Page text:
This biochemistry review activity features free interactives from the Concord Consortium’s Next-Generation Molecular Workbench. These simulations will not work in older versions of Microsoft Internet Explorer. Use Google Chrome instead.
Click HERE for a biochemistry review on protein folding!
Q1: Describe the relationship between temperature and the movement of the water molecules.
Q2: From what you’ve observed in this simulation, what two conditions must be met in order for hydrogen bonds to form? Hint: it may help to view the animations in slow motion.
Q3: Why don’t the hydrogen bonds hold indefinitely?
Q4: How does the organization of the water molecules change once the temperature is cooled completely?
What are hydrogen bonds?
When hydrogen bonds to an atom with high electronegativity (e.g., oxygen), an un-equal sharing of electrons occurs. This electron disparity creates a region of slight positive charge on the hydrogen atom and a region of slight negative charge on the more electronegative atom in which hydrogen is bonded. This separation of positive and negative charges is called an electric dipole and gives rise to a polar molecule. A hydrogen bond is a term used to describe an attraction that can occur between a polar molecule and the hydrogen atom that is bound to a highly electronegative atom.
Hydrogen bonds give water some amazing properties and influence the structure and function of many biological polymers.
The image above is an illustration of hydrogen bonds between adjacent water molecules.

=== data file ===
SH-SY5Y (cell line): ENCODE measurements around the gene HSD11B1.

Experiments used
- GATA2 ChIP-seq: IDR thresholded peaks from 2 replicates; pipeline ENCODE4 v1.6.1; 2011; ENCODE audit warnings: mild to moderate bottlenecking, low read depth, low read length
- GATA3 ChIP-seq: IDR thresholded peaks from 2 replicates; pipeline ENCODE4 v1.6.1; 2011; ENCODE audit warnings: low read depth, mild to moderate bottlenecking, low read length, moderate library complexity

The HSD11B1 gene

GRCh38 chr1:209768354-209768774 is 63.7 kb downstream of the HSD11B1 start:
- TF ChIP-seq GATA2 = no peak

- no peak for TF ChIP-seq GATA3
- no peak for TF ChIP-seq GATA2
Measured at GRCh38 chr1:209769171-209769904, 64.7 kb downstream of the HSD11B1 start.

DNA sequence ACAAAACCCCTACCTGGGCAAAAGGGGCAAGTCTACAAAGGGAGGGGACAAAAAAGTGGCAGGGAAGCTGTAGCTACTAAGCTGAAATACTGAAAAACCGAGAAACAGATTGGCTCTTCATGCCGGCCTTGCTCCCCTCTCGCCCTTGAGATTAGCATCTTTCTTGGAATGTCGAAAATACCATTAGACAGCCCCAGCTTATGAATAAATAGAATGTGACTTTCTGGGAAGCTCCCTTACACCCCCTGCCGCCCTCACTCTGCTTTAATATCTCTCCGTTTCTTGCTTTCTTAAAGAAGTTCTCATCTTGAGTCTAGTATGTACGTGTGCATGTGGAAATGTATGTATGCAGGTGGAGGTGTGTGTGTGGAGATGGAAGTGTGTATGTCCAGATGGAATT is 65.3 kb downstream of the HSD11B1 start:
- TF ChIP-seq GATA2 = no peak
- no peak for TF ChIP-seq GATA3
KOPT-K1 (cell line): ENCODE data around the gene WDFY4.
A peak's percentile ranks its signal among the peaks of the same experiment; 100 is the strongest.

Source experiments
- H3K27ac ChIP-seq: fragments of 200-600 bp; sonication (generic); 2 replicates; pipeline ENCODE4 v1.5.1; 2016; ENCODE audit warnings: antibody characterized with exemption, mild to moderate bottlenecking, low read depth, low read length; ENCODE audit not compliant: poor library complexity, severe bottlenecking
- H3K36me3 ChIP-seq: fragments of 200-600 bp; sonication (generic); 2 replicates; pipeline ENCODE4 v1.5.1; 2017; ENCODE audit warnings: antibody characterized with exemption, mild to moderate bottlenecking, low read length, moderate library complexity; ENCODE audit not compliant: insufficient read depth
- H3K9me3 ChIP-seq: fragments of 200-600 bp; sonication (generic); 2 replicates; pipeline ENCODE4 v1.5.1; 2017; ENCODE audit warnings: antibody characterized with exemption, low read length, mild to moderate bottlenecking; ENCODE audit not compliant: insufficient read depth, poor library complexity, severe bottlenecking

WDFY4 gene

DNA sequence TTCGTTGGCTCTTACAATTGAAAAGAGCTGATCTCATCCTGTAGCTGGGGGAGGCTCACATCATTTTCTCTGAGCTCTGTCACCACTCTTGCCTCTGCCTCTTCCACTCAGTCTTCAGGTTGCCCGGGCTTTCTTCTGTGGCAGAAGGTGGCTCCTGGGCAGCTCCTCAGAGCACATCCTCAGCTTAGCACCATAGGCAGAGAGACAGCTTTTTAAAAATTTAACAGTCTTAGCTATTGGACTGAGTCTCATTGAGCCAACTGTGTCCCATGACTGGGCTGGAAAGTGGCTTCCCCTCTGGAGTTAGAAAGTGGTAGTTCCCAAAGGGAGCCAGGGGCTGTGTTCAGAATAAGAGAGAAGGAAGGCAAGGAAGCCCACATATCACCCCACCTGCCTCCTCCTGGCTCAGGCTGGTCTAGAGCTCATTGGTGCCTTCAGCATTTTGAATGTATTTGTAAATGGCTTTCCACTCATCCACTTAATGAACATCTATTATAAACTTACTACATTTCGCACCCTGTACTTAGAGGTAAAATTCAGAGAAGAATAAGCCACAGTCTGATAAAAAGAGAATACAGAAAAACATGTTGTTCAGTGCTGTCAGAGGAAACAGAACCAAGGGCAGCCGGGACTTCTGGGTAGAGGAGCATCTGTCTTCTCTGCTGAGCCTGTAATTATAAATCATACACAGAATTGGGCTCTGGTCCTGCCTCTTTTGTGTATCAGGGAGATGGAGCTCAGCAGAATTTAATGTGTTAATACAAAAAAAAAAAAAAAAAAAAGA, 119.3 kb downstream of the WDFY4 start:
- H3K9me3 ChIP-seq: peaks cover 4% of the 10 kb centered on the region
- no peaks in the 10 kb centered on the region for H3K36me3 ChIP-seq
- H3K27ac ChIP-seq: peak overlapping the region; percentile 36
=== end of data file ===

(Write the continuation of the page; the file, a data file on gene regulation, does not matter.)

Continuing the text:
Q5: Take a look at one of the polar molecules. Why is the word “polar” used to describe this molecule?
Q6: Examine the pair of polar molecules. When paired, how do the molecules arrange themselves?
Q7: Which molecule pair demonstrates the strongest attraction?
How are polar and non-polar molecules different?
Polar molecules have separate regions of electrical charge. This separation of charge results when two covalently bonded atoms share electrons unequally. In the case of water, electrons are drawn closer to the larger oxygen nucleus, creating a region of negative charge as seen in red in the image below. The smaller hydrogen atoms have less of a pull on the electrons, leading to regions of positive charge as seen in blue in the image below.
Above: A polar water molecule. Regions of negative charge are in red. Regions of positive charge are in blue.
In non-polar molecules, electrons are shared equally. This prevents the molecule from forming an electric dipole. The molecule below is methane, a non-polar molecule. The symmetrical arrangement of hydrogens around the single atom of carbon prevents the formation of an electric dipole.
Above: A non-polar molecule of methane. Hydrogen atoms are in white and carbon is in black.